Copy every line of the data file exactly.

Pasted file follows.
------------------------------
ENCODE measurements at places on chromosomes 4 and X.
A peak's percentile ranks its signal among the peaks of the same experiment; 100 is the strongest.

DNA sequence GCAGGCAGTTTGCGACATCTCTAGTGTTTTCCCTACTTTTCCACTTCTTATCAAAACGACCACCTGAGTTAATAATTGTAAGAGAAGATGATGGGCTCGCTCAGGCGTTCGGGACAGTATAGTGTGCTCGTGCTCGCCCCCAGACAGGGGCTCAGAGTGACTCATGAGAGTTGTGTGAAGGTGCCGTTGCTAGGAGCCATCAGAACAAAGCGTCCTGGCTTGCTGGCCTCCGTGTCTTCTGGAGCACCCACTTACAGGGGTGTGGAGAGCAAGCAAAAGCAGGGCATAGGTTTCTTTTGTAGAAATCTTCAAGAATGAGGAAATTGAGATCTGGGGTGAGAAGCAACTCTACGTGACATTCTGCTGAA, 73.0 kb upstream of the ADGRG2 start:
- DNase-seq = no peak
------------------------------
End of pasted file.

ENCODE measurements at places on chromosomes 4 and X.
A peak's percentile ranks its signal among the peaks of the same experiment; 100 is the strongest.

DNA sequence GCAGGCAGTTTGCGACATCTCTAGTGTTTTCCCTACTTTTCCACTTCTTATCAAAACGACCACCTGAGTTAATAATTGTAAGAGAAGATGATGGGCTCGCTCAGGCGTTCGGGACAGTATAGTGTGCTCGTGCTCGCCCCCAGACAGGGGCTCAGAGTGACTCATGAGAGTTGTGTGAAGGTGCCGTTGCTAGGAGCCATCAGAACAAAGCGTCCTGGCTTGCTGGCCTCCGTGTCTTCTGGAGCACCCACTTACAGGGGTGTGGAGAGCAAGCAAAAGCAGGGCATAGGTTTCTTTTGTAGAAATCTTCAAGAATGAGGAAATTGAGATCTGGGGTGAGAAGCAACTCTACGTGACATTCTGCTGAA, 73.0 kb upstream of the ADGRG2 start:
- DNase-seq = no peak